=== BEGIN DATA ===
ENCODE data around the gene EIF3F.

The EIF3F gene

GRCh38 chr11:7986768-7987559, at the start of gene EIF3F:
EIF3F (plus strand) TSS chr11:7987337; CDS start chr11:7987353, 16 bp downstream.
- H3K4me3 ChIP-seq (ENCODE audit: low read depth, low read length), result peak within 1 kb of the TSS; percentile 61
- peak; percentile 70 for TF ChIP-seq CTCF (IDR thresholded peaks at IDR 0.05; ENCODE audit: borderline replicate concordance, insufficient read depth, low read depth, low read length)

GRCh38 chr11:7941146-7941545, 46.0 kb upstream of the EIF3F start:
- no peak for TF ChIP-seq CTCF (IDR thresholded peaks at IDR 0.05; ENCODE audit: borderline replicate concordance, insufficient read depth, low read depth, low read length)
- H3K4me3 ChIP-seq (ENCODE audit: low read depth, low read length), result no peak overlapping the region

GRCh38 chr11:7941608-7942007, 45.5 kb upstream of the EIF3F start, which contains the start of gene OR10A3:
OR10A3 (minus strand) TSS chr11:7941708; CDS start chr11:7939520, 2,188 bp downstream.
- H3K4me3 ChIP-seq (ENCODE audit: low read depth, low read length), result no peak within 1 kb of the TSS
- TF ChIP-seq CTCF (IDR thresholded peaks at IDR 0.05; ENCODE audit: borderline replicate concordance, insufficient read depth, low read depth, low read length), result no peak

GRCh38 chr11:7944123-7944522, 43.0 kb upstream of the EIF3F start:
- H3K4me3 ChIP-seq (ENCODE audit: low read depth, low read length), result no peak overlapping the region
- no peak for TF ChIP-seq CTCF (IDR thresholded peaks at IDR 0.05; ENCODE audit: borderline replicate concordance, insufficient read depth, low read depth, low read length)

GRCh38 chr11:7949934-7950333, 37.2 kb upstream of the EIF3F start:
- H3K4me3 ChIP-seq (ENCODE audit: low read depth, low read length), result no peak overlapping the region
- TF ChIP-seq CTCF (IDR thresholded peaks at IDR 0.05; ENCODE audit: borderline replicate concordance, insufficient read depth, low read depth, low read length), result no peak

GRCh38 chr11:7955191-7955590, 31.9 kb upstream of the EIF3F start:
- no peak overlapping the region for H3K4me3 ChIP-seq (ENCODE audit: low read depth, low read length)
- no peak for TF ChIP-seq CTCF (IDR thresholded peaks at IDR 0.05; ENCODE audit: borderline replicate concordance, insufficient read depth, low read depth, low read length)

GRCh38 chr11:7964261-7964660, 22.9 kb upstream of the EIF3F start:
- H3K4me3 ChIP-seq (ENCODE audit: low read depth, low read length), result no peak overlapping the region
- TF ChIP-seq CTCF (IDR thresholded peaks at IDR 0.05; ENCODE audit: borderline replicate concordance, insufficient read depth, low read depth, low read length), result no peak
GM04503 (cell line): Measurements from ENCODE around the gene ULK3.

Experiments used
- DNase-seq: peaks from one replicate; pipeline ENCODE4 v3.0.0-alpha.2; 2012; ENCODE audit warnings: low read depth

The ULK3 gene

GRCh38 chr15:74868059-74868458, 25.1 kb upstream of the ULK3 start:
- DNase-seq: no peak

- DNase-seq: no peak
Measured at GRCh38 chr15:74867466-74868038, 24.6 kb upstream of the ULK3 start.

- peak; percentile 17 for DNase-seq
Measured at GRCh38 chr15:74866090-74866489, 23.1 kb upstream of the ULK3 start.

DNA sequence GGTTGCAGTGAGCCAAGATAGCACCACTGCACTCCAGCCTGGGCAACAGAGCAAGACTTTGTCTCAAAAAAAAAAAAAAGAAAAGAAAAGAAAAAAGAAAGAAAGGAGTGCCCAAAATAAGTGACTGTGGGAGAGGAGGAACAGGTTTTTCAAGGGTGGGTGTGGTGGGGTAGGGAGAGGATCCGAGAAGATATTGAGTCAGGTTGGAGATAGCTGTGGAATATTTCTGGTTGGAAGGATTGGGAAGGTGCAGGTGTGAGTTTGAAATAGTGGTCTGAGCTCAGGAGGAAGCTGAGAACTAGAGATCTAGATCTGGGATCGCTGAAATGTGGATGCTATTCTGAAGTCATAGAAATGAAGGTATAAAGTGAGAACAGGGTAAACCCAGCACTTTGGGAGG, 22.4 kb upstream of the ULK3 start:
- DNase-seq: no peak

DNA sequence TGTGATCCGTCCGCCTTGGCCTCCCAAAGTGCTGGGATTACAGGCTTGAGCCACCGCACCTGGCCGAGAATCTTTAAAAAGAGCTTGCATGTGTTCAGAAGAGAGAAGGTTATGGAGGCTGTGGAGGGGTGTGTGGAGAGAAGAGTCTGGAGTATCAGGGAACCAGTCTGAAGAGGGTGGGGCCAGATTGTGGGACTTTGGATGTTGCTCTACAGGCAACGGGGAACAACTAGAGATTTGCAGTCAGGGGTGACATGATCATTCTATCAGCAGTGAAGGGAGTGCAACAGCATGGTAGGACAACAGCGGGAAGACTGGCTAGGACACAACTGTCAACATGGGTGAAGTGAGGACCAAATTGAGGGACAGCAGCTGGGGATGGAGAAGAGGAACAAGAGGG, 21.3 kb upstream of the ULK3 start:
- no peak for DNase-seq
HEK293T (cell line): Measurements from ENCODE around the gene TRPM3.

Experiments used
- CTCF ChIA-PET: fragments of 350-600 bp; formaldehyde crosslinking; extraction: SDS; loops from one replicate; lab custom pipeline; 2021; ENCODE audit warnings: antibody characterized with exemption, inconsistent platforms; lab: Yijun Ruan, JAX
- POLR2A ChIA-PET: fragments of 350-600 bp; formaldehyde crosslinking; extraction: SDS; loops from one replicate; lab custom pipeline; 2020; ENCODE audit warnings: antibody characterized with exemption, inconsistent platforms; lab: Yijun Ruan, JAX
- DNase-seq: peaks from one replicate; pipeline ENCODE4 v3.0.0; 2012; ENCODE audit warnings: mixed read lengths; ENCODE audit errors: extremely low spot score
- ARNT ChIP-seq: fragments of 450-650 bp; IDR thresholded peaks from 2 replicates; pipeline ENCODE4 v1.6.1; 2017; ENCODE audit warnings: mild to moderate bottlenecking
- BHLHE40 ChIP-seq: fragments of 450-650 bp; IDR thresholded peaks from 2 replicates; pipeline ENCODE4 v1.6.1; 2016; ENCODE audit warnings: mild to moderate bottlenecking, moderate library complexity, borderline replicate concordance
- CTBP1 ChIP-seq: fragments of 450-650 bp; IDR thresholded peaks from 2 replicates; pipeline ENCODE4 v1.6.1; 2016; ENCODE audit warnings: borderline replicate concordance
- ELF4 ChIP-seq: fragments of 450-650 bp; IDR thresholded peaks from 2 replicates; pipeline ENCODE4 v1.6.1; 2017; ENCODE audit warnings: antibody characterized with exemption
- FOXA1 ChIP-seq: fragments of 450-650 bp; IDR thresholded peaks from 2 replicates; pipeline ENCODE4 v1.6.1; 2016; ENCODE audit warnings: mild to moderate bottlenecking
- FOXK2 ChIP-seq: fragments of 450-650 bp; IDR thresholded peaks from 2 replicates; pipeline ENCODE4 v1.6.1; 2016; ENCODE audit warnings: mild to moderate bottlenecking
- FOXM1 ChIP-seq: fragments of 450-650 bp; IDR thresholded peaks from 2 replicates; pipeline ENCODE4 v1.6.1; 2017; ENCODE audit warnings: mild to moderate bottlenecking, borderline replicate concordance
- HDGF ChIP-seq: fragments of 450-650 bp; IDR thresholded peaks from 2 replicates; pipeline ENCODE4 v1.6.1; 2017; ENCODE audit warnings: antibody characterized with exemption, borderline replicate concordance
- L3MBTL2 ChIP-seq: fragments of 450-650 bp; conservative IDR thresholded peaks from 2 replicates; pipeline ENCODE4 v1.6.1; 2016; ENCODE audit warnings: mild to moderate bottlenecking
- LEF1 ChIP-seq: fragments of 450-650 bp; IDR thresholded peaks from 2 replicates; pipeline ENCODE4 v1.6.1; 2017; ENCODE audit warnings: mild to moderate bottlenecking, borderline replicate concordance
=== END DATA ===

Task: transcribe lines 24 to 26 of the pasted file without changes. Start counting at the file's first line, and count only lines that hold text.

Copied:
- H3K4me3 ChIP-seq (ENCODE audit: low read depth, low read length), result no peak overlapping the region
- TF ChIP-seq CTCF (IDR thresholded peaks at IDR 0.05; ENCODE audit: borderline replicate concordance, insufficient read depth, low read depth, low read length), result no peak
GM04503 (cell line): Measurements from ENCODE around the gene ULK3.